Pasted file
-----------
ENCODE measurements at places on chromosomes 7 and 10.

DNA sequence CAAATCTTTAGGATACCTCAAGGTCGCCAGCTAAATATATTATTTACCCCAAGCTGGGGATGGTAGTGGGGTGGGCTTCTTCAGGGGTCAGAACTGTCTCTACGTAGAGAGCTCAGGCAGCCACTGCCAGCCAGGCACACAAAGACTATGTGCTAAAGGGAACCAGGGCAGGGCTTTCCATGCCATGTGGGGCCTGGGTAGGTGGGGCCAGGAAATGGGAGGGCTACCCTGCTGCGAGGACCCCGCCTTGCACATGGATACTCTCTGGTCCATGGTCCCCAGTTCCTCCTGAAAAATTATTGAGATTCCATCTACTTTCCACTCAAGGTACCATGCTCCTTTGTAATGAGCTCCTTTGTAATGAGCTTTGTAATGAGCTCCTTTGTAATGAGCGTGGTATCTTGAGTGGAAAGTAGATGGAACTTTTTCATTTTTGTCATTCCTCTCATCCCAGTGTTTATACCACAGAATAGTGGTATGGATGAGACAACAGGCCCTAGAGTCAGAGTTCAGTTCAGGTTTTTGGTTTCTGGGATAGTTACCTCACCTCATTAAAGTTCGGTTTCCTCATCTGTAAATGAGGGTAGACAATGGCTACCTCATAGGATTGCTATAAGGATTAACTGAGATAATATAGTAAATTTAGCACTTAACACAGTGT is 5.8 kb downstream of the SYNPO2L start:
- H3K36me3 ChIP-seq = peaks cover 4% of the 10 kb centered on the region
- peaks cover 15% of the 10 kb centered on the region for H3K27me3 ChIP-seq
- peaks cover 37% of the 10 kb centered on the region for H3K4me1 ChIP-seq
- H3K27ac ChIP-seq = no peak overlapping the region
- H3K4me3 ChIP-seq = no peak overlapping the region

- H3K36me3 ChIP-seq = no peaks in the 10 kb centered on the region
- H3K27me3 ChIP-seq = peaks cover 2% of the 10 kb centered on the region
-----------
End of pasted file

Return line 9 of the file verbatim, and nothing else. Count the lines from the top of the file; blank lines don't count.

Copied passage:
- H3K27me3 ChIP-seq = peaks cover 2% of the 10 kb centered on the region